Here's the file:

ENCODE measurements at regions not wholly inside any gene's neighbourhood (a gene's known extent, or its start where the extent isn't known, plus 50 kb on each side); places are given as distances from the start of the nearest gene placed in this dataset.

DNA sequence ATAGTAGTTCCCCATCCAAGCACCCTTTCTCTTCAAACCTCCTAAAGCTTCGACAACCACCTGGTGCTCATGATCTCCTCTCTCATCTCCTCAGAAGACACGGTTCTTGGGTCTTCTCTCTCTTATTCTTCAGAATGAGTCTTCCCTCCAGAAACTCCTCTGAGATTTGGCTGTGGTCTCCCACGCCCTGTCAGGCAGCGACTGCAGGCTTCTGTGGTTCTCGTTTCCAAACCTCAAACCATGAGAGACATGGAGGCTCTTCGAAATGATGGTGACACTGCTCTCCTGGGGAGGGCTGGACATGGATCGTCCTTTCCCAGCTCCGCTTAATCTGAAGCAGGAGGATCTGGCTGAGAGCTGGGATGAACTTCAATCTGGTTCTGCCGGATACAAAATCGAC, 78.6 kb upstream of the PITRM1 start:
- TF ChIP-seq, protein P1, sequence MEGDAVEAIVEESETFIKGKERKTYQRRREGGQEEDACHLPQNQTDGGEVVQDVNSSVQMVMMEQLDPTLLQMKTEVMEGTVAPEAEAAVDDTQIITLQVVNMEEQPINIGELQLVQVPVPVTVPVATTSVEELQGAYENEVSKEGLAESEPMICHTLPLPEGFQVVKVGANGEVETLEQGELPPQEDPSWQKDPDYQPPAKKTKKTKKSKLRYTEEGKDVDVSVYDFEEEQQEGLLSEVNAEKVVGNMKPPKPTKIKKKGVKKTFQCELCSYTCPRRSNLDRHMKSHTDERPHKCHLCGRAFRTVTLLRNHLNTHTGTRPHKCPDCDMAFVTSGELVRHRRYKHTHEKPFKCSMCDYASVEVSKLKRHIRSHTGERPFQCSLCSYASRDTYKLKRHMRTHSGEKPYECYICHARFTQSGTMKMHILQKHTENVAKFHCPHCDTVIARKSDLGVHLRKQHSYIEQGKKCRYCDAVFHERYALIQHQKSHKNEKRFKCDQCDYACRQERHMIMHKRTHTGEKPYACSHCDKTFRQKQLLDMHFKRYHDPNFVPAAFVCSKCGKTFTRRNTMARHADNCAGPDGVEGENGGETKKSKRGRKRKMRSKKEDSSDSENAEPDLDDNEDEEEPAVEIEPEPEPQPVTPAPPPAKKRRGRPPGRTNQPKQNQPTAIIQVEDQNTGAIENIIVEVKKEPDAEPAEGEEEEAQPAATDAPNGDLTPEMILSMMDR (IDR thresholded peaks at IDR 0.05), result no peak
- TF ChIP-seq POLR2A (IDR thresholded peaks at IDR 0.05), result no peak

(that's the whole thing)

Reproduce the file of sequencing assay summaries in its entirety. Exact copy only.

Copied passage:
ENCODE measurements at regions not wholly inside any gene's neighbourhood (a gene's known extent, or its start where the extent isn't known, plus 50 kb on each side); places are given as distances from the start of the nearest gene placed in this dataset.

DNA sequence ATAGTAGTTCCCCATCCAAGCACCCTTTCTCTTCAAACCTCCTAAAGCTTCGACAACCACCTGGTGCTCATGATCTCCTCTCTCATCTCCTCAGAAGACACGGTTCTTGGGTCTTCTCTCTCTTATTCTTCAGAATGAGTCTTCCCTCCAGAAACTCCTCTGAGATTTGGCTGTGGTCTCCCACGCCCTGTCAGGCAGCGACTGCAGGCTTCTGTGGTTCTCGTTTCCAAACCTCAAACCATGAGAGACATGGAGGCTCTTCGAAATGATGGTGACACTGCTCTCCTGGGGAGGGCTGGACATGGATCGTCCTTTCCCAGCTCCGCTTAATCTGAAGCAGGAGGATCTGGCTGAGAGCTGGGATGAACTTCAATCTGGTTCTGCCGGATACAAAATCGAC, 78.6 kb upstream of the PITRM1 start:
- TF ChIP-seq, protein P1, sequence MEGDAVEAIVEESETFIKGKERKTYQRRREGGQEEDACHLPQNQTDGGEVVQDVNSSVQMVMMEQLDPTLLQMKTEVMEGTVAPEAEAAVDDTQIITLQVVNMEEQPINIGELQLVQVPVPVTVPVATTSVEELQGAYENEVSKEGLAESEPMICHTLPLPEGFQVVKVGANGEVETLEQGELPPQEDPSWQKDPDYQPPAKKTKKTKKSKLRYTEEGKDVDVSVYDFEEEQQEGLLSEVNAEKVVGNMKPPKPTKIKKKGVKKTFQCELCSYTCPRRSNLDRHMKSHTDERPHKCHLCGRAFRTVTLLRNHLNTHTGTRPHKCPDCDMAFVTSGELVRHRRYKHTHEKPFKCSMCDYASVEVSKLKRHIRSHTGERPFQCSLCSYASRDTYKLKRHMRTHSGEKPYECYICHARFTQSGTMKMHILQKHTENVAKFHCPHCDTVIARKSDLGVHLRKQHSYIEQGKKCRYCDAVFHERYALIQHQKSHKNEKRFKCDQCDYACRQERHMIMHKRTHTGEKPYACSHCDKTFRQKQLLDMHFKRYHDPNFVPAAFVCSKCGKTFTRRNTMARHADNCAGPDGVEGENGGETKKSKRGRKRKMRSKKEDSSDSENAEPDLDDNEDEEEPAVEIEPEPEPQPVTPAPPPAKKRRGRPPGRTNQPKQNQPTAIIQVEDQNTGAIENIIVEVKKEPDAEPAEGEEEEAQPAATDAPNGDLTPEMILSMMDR (IDR thresholded peaks at IDR 0.05), result no peak
- TF ChIP-seq POLR2A (IDR thresholded peaks at IDR 0.05), result no peak